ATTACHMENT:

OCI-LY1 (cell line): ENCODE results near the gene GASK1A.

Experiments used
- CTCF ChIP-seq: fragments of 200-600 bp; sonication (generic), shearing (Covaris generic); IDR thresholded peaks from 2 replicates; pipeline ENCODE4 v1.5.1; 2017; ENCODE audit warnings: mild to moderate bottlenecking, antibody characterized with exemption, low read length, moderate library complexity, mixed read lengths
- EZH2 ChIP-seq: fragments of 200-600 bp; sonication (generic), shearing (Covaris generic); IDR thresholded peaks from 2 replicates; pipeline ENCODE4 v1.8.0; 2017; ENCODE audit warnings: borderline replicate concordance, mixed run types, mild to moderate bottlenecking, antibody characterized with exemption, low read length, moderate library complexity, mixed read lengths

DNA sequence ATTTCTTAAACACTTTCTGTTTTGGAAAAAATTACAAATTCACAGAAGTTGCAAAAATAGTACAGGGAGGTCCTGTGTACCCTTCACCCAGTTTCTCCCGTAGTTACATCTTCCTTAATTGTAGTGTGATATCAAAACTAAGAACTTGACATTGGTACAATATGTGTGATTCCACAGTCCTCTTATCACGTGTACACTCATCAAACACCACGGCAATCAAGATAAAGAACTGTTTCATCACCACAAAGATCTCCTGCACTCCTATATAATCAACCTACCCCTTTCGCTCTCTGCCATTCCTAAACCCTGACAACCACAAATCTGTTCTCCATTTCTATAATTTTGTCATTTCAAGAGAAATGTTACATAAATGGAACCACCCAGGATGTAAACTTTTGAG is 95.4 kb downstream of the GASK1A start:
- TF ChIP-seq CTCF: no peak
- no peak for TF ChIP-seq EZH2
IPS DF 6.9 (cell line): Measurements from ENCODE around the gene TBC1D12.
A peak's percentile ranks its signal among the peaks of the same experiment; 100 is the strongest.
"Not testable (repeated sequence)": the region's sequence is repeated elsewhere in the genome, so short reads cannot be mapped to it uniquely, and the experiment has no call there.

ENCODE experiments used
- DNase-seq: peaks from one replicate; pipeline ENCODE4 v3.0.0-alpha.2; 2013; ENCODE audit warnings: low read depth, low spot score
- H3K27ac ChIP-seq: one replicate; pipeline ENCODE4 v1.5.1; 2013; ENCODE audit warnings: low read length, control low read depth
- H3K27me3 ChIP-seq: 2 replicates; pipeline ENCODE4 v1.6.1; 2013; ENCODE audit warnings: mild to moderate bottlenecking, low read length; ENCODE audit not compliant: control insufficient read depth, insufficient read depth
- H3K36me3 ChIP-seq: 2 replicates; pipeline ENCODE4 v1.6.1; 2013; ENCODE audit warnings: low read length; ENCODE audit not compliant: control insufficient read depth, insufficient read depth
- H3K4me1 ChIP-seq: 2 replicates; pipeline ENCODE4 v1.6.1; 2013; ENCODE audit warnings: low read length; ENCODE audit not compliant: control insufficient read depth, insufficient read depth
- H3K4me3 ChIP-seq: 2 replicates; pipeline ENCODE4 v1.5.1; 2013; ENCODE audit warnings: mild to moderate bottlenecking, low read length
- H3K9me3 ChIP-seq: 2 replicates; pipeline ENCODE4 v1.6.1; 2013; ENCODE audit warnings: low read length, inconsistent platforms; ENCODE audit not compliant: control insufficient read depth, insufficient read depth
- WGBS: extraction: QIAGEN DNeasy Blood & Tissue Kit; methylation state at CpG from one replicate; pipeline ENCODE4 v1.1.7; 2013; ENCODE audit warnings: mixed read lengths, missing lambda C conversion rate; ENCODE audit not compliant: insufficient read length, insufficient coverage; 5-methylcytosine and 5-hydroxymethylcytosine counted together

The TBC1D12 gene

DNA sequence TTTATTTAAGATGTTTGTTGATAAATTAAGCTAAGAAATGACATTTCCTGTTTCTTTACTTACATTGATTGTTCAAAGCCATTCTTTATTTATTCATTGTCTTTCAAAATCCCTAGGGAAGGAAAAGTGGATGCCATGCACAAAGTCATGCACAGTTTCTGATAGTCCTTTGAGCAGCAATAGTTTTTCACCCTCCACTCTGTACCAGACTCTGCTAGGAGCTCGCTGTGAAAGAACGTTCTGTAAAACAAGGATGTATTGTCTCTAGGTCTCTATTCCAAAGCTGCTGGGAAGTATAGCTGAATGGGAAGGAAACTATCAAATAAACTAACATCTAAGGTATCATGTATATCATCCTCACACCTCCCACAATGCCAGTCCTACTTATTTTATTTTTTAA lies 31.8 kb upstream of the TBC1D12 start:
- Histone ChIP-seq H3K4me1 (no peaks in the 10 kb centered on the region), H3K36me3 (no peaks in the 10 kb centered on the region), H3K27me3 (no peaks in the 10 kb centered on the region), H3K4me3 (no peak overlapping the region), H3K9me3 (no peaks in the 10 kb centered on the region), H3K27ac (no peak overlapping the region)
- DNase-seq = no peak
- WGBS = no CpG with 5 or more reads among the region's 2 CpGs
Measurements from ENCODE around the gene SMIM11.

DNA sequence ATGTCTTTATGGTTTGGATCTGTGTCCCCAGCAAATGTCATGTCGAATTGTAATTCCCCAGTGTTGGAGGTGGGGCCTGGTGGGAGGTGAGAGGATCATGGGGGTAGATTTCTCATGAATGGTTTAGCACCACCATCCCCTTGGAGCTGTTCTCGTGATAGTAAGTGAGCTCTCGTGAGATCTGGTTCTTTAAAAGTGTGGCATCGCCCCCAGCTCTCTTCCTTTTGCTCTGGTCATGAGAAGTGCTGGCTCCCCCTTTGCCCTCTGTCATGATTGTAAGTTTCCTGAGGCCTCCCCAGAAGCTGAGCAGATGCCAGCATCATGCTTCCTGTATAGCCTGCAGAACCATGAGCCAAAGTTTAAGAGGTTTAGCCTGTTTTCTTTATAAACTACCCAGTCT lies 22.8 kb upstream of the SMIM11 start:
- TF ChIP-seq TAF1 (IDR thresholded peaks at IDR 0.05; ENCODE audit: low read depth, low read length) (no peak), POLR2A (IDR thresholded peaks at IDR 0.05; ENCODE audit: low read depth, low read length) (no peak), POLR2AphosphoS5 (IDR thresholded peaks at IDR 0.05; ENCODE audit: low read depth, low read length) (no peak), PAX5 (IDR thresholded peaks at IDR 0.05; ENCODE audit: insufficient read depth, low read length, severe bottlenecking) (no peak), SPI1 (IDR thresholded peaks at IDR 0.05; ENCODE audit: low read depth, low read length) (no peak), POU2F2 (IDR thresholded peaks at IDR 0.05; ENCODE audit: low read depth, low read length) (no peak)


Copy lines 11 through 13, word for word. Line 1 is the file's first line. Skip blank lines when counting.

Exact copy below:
ENCODE experiments used
- DNase-seq: peaks from one replicate; pipeline ENCODE4 v3.0.0-alpha.2; 2013; ENCODE audit warnings: low read depth, low spot score
- H3K27ac ChIP-seq: one replicate; pipeline ENCODE4 v1.5.1; 2013; ENCODE audit warnings: low read length, control low read depth